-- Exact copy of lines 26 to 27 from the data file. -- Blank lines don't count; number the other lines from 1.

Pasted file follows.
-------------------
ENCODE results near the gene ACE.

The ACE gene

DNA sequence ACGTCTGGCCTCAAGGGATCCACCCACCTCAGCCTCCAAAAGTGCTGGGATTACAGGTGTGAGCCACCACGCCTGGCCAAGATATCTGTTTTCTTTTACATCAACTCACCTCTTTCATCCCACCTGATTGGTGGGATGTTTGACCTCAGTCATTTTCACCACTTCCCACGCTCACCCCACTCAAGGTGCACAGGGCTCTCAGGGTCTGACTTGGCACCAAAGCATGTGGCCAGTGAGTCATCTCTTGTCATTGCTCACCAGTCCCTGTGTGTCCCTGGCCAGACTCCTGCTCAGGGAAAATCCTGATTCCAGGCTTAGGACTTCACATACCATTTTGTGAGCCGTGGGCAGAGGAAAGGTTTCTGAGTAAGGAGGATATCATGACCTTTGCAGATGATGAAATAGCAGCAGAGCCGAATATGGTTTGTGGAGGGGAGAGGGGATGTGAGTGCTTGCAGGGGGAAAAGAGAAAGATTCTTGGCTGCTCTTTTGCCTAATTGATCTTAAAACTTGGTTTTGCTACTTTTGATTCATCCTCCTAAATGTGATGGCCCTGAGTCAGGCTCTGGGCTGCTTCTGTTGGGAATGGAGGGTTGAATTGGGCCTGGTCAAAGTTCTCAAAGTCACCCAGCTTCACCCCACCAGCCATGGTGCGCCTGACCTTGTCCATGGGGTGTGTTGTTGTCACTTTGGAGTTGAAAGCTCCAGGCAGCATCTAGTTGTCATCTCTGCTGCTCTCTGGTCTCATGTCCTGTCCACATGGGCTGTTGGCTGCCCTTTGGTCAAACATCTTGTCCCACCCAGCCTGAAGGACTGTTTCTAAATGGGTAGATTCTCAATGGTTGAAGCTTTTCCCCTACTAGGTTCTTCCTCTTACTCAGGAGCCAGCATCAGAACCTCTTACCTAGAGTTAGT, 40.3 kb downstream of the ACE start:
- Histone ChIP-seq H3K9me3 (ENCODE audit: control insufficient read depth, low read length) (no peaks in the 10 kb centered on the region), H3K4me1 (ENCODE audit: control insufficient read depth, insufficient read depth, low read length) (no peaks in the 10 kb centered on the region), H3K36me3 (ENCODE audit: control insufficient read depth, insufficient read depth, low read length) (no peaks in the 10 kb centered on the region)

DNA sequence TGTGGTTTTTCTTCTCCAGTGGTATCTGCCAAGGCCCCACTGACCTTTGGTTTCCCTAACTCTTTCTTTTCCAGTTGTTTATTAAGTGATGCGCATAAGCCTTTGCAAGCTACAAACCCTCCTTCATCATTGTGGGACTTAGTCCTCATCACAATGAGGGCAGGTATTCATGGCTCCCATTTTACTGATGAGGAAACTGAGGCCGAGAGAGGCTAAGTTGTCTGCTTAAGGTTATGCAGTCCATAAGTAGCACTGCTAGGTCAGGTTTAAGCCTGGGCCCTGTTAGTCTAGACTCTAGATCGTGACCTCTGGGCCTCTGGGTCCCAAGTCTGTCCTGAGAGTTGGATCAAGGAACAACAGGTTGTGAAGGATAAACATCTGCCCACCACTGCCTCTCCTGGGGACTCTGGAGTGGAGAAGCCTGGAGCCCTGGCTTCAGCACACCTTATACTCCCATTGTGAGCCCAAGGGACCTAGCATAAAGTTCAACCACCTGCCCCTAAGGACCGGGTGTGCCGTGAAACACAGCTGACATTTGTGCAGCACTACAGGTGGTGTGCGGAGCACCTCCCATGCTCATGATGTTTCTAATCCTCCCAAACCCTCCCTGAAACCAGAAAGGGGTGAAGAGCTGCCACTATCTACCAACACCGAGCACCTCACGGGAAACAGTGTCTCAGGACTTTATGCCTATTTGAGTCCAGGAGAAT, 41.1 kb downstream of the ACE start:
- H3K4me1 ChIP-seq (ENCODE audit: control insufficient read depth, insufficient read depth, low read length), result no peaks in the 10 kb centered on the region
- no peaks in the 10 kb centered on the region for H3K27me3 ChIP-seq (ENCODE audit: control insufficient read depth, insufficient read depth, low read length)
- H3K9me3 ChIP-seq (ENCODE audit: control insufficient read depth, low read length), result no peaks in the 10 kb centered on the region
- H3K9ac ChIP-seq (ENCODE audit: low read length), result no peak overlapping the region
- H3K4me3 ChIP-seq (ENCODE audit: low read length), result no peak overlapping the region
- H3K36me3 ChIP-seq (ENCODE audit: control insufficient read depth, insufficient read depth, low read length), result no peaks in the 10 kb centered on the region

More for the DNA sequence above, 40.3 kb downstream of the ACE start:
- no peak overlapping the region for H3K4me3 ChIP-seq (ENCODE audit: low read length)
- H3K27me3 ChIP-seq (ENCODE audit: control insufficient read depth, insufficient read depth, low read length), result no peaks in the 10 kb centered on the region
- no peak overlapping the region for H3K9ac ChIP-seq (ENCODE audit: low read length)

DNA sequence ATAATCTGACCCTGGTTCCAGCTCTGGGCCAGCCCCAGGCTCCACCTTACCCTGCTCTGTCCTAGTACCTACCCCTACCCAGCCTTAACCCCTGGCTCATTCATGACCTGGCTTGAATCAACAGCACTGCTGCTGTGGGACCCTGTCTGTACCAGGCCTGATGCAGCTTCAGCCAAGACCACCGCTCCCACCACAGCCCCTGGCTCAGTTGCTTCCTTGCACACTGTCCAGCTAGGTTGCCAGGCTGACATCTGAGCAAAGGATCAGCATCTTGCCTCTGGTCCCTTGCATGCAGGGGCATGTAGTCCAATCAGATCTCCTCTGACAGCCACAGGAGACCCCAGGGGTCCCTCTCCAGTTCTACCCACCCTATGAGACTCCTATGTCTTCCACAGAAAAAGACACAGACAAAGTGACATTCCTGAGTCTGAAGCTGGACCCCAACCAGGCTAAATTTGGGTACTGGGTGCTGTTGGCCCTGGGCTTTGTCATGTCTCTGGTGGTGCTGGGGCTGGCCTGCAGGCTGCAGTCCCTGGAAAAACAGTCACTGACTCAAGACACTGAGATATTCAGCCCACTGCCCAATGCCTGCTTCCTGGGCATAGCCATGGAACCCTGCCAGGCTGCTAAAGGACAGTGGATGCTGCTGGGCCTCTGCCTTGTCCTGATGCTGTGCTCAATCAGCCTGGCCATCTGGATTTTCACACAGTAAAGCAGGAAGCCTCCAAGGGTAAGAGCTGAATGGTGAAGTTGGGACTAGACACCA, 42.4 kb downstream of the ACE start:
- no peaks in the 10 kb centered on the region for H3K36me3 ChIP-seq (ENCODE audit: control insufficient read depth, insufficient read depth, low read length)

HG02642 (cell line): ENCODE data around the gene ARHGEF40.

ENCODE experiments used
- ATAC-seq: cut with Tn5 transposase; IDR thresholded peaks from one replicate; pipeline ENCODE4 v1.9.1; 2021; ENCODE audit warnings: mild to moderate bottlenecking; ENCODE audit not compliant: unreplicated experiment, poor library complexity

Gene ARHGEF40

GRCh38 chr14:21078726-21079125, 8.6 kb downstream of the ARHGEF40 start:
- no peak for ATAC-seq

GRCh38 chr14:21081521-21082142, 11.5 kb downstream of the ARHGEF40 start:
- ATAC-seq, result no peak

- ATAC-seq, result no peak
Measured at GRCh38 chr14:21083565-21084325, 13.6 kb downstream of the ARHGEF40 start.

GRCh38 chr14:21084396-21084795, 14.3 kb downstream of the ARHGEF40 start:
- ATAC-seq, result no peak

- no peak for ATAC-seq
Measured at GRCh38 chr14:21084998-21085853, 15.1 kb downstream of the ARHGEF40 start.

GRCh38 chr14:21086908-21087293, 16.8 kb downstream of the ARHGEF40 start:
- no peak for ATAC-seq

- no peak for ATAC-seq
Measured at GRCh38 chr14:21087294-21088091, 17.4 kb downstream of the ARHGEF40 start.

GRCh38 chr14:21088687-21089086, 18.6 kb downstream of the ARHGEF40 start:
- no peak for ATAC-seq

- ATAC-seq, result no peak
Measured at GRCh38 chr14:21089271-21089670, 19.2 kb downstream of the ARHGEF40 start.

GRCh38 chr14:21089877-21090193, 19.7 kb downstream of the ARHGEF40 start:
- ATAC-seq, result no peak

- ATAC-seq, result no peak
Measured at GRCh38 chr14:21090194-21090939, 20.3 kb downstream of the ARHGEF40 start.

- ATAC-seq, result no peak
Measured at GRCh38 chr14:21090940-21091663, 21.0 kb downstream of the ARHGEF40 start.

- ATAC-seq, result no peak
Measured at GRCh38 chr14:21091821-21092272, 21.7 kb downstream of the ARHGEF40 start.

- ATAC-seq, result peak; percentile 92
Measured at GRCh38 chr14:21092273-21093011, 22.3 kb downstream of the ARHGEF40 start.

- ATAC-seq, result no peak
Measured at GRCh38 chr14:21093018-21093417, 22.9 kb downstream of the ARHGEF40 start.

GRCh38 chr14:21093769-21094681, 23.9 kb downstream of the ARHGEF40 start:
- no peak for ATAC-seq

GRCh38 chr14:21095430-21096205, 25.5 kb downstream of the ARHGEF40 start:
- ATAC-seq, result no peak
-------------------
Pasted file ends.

- ATAC-seq, result no peak
Measured at GRCh38 chr14:21083565-21084325, 13.6 kb downstream of the ARHGEF40 start.